Of the more than 100km of cross-country trails available in the Callaghan and Lost Lake Park, the one with the most traffic is the Lost Lake Loop — a selection of beginner trails that circles the lake, and where most cross-country skiers in the community probably got their start. While there are longer, faster and more scenic trails out there, nostalgia, access and night skiing seem to count for a lot as the Lost Lake Loop took the most votes in this category. Second on the list was the almost 5km Norwegian Woods trail at Whistler Olympic Park in the Madeley Creek area. This is a great out-and back trail to Powell Lake. Third on the list is the very flat — and this year very cheap — loop of Nicklaus North, which has a few things going for it — it's flat, so it's fun for families and beginners, it's open so you get incredible views of the mountains. And did we mention that it's flat?
Best Snowshoe Trail
Lost Lake Park has around 10km of marked snowshoe trails to enjoy and lots of other options if you go off the beaten path, and is popular with everyone from amateurs to people warming up for race events like The Yeti Snowshoe Series (which comes to Whistler Olympic Park on Mar. 2 this year — visit www.theyeti.ca for details).
Second on the list for snowshoe fans was the Callaghan, or more specifically the trails at Whistler Olympic Park. The WOP has about 20km of marked trails to explore, and infinite side trips with lots of great snow.
Third is the Canadian Wilderness Adventures guided hike on the Medicine Trail in the Callaghan Valley, a 3.5-hour tour into old growth stands that were recently discovered to be over 1,000 years old.
Other areas to get significant votes include the Rainbow Trail and sections of The Flank Trail.
Best Thing To Do While Injured
Whistler is all about physics and testing the laws of gravity and motion on a regular basis. But what goes up must come down, and ligaments and bones can only take so much.
So what do you do if you have four to eight weeks, or longer, to heal and recover from your injuries? How do you pass the time?
The top entry on the list was to get drunk , always one of the most entertaining things to do while couch-bound, although it's a little more challenging with the NHL lockout still in effect. But as long as you have the Discovery Channel and it's Shark Week, you'll be well entertained.
Number two should really be number one, and that's read. Lots of great thinkers did their best work while incarcerated or laid up with injuries, and reading is a long and distinguished tradition for the injured.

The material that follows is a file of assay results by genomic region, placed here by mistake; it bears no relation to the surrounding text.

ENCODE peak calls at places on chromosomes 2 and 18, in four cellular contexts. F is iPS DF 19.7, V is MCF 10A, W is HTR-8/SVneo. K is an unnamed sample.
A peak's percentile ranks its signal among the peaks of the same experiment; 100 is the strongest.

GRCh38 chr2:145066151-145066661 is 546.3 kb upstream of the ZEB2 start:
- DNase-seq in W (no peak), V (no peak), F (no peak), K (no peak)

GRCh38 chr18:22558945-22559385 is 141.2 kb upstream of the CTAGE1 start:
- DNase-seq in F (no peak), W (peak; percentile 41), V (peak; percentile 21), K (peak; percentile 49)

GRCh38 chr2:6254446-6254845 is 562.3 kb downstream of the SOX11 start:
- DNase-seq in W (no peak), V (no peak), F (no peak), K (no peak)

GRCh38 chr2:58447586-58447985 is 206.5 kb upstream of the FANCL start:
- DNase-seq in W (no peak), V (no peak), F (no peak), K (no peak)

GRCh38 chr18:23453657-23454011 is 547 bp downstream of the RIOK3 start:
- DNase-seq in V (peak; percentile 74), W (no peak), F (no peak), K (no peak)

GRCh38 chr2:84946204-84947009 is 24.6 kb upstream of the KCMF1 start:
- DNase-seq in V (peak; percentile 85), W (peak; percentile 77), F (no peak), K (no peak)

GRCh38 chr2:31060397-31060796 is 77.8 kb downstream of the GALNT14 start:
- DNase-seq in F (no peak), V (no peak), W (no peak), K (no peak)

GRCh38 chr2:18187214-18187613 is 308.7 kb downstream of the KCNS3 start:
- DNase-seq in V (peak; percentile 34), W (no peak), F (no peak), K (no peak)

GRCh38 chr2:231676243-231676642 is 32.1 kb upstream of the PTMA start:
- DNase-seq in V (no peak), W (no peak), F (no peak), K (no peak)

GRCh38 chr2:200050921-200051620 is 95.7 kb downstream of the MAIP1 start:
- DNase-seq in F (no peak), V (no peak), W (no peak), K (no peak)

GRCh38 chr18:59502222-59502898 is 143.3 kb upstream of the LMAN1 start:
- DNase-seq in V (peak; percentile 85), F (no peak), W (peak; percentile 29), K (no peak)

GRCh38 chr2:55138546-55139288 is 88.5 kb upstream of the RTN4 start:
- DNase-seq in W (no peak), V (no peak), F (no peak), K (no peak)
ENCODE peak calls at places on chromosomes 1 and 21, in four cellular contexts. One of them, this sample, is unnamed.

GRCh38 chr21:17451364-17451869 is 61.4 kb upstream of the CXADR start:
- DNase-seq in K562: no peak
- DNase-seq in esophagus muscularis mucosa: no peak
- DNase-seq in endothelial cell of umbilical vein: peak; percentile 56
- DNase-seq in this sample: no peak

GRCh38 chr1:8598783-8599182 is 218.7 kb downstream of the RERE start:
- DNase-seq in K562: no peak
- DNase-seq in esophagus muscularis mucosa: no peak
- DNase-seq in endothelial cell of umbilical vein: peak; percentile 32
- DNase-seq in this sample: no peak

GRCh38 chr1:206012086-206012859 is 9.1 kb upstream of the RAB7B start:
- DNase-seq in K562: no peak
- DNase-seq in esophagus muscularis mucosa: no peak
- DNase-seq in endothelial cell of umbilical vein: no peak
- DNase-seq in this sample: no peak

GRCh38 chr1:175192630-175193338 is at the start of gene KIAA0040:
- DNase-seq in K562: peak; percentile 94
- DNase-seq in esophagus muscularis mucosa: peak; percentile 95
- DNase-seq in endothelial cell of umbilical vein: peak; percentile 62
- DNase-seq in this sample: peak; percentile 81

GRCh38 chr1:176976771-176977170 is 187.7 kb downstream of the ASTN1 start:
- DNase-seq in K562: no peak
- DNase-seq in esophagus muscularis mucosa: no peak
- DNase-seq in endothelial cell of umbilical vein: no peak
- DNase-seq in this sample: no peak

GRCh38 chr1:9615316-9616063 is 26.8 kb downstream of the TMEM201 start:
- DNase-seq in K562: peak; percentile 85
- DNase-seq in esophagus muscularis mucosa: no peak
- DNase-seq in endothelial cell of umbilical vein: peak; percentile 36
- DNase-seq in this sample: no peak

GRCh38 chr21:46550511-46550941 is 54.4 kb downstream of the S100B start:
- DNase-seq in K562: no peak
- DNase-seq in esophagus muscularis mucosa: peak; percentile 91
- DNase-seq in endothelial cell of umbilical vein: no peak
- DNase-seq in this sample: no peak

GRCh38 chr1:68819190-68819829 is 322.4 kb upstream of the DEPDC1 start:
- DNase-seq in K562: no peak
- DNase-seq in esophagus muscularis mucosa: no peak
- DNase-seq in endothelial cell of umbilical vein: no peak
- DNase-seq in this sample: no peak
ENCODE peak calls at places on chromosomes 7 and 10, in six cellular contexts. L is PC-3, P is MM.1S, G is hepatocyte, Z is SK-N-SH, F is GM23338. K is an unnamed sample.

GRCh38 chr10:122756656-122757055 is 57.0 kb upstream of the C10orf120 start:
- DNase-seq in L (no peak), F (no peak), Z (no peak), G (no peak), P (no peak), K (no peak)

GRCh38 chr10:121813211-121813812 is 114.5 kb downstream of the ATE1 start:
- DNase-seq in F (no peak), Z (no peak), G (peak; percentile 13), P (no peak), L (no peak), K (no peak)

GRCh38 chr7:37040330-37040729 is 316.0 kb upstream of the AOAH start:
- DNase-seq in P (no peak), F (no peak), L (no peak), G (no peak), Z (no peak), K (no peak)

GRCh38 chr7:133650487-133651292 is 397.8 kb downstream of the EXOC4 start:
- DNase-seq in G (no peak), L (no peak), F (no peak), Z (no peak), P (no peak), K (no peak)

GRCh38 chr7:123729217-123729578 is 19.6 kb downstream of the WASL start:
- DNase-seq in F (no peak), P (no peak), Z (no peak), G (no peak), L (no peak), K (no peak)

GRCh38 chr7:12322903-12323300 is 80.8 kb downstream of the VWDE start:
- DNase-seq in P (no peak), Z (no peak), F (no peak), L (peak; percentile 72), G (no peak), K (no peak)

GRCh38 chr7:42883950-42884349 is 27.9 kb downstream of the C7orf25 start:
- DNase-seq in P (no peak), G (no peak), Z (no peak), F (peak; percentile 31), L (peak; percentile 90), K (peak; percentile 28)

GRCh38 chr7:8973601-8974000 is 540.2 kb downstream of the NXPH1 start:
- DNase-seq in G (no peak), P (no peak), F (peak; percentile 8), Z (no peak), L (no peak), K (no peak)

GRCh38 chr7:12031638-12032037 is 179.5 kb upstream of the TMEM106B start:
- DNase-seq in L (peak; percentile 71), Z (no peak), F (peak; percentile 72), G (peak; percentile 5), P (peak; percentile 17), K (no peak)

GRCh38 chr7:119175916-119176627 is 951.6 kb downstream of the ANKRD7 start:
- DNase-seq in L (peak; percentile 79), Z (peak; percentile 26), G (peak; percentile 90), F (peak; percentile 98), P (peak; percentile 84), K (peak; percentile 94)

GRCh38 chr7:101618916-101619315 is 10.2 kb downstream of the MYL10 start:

If you have weeks on your hands and are looking for good, long reads, try The Lord of the Rings by J.R.R. Tolkien, the Song of Ice and Fire series by George R.R. Martin, the Dune series by Brian Hebert, the Baroque Cycle by Neal Stephenson, the Discworld collection by Terry Pratchett, the Hitchhiker's Guide to the Galaxy series by Douglas Adams and anything by Bill Bryson, Herman Melville, Dostoevsky, Jane Austen, J.K. Rowling, Dickens, etc.
Third on the list was the Scandinave Spa, which isn't an option for all injuries but if you're walking and bones aren't held together by plaster then it could be just the thing.
Best Trail Running Trail
Trail running is hugely popular in Whistler, with its massive network of biking and hiking trails and some of the best off-road and mountain running anywhere.
Top of the list was Lost Lake Park and all the crushed gravel trails like Tin Pants, Molly Hogan, etc. The new section of Sea to Sky Trail from Lost Lake Park to Wedgemount opens up a lot of new possibilities and some breathtaking views of Green Lake as well.
Second on the list are the Riverside Trails. One staple loop is up to the suspension bridge and back down again, although there are lots of great options if you're looking to go a little further — upper Farside Trail, upper Riverside Trail, Loggers Lake and the Crater Rim Trail, and more.
Third on the list was the Valley Trail, which we'll disqualify because it's mostly paved. That brings us to fourth on the list, which is the 24km Comfortably Numb Trail. With the addition of Yummy Nummy, Jeff's Trail, the Golden Door and other modifications, there are a lot of different options available to runners apart from going the full and punishing distance. If you like to run this trail, then you might want to sign up for the Comfortably Numb Trail Run in June.